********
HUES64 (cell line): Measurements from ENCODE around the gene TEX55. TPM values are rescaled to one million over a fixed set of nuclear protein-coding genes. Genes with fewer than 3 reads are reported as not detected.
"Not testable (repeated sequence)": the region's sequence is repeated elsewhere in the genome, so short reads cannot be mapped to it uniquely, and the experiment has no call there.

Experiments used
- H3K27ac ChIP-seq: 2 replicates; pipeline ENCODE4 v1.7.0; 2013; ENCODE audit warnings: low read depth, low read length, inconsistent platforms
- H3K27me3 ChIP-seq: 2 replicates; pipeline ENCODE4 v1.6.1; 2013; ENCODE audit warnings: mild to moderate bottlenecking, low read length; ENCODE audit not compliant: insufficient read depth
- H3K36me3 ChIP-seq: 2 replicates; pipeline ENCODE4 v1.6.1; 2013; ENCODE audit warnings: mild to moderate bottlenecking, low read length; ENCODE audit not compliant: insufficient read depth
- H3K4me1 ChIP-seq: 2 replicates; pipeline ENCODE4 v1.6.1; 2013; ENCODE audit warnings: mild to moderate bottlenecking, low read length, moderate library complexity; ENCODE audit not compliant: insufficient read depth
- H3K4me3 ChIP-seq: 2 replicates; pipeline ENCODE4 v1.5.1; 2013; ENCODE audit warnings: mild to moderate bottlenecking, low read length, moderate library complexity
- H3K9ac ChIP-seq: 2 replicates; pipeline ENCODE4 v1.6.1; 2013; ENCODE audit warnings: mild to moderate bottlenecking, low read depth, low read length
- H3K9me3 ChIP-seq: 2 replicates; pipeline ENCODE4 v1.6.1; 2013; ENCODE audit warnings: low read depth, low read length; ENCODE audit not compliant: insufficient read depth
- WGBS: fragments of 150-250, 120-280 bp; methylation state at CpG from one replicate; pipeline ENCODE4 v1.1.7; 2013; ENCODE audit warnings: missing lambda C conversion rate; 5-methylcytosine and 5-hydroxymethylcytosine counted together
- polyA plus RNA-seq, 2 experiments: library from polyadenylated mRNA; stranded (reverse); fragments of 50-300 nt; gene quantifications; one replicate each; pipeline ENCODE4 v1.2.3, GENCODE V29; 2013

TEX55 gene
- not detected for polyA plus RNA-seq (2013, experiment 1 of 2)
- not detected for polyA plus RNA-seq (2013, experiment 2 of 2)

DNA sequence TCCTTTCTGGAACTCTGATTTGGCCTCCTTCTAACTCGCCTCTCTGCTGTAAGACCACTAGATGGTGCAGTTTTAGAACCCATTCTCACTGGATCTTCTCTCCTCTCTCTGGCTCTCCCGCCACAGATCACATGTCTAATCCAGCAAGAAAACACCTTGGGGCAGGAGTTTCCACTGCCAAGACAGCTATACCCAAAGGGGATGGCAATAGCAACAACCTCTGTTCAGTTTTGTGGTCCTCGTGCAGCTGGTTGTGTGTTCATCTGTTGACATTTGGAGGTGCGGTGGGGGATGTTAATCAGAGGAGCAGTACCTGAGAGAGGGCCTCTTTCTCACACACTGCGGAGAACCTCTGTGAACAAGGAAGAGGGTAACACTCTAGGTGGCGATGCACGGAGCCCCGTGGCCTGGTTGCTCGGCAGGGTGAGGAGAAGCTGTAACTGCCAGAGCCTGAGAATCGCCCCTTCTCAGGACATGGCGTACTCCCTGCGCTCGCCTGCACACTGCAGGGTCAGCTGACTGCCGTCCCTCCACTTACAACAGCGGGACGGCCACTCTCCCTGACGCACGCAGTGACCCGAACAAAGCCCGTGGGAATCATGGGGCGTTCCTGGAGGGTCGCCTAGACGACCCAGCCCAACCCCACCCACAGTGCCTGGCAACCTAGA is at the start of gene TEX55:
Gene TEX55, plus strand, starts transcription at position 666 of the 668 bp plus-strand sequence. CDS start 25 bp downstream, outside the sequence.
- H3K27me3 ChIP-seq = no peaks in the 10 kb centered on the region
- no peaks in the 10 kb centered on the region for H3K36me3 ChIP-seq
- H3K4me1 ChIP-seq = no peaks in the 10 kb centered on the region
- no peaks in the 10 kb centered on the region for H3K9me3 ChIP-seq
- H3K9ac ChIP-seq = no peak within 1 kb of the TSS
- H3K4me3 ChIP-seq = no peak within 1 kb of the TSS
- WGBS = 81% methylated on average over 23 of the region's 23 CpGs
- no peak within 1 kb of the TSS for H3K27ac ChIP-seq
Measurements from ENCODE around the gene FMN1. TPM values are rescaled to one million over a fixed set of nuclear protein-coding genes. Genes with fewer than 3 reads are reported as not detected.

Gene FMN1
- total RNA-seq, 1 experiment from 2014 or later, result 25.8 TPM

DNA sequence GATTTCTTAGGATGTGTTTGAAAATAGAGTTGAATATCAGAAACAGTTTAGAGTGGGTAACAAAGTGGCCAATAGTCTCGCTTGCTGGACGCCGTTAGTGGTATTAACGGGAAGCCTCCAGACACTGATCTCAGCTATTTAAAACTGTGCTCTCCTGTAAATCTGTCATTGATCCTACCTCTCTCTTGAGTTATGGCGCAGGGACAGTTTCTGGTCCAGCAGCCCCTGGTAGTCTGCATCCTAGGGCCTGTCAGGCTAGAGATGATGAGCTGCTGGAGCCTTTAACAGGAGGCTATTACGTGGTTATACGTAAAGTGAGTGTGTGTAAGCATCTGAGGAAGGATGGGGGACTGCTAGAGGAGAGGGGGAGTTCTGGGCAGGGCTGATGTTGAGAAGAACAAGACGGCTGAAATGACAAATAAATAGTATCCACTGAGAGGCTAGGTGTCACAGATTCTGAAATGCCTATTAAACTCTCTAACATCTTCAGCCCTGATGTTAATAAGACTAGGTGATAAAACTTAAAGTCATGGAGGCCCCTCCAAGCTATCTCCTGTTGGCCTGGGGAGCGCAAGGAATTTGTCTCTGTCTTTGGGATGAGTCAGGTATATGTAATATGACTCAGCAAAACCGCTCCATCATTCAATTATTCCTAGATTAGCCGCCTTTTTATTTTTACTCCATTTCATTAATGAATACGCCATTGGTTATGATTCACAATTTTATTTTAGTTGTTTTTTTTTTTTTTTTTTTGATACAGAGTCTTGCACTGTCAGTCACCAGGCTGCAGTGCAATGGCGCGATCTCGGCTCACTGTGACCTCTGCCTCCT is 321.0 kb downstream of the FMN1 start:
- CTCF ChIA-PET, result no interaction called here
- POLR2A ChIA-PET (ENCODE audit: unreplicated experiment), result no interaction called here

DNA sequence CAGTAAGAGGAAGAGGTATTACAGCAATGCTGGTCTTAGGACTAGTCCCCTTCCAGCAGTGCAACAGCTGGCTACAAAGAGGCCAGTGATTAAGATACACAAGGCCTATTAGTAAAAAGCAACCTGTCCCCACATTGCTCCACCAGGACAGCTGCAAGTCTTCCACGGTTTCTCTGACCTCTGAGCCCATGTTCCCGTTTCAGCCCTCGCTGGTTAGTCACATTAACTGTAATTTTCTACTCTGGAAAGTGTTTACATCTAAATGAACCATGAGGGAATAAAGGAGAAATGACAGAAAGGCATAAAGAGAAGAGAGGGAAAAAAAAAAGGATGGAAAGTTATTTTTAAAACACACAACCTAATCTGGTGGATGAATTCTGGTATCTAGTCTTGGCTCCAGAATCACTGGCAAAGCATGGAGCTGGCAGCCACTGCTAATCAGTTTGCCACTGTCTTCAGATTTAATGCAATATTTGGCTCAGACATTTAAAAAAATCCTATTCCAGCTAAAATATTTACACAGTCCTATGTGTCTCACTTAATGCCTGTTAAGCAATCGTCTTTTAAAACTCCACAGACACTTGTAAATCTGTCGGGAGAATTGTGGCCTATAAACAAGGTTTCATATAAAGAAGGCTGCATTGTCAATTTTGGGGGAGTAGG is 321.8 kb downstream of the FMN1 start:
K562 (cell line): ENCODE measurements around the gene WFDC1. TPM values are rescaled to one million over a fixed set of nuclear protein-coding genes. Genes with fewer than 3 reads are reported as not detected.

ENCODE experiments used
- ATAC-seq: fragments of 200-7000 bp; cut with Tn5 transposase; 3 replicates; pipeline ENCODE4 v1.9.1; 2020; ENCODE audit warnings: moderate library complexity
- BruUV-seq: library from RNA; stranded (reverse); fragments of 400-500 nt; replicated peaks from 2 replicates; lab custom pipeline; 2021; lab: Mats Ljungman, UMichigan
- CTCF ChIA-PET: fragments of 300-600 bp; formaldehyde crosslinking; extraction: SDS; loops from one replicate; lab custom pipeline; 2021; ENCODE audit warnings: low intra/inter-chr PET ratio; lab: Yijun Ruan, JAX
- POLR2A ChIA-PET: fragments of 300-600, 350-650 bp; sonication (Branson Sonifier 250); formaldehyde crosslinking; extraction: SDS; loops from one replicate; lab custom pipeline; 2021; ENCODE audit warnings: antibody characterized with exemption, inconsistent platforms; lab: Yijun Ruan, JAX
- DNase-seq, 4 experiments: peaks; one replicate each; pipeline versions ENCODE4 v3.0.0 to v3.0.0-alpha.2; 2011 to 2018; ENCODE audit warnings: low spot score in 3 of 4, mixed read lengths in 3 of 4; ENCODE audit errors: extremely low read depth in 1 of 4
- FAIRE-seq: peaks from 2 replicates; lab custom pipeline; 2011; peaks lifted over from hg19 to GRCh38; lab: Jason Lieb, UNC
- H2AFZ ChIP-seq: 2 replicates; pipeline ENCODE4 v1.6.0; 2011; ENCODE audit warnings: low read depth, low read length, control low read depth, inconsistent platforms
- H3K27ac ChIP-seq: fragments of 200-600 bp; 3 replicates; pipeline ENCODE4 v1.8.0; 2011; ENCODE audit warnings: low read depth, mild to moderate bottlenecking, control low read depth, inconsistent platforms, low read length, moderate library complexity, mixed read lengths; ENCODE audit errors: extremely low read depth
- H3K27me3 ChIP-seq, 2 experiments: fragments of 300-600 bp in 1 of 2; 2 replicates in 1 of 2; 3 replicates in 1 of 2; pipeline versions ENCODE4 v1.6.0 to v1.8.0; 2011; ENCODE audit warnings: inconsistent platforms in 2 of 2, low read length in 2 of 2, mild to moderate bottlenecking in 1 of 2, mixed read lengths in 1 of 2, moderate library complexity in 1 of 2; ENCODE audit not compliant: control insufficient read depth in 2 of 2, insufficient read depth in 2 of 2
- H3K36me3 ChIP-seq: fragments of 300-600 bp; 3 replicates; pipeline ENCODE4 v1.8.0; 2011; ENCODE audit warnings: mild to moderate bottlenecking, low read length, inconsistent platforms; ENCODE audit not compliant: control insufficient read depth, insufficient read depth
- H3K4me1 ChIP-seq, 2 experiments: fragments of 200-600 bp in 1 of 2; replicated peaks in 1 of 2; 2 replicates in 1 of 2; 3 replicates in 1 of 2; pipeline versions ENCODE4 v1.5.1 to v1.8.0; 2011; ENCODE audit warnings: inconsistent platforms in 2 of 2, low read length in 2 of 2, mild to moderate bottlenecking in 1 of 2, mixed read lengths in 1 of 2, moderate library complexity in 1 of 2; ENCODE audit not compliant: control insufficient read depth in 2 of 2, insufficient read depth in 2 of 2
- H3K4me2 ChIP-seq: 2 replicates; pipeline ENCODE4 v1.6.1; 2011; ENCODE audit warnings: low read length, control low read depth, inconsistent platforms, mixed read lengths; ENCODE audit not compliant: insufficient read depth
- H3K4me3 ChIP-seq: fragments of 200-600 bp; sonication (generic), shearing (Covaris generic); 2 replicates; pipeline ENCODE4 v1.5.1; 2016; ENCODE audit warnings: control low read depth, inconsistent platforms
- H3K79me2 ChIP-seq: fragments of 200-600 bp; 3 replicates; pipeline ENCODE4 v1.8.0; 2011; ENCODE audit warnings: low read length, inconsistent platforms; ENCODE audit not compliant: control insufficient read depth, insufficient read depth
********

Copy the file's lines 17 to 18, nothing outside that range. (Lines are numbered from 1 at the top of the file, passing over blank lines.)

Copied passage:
Gene TEX55, plus strand, starts transcription at position 666 of the 668 bp plus-strand sequence. CDS start 25 bp downstream, outside the sequence.
- H3K27me3 ChIP-seq = no peaks in the 10 kb centered on the region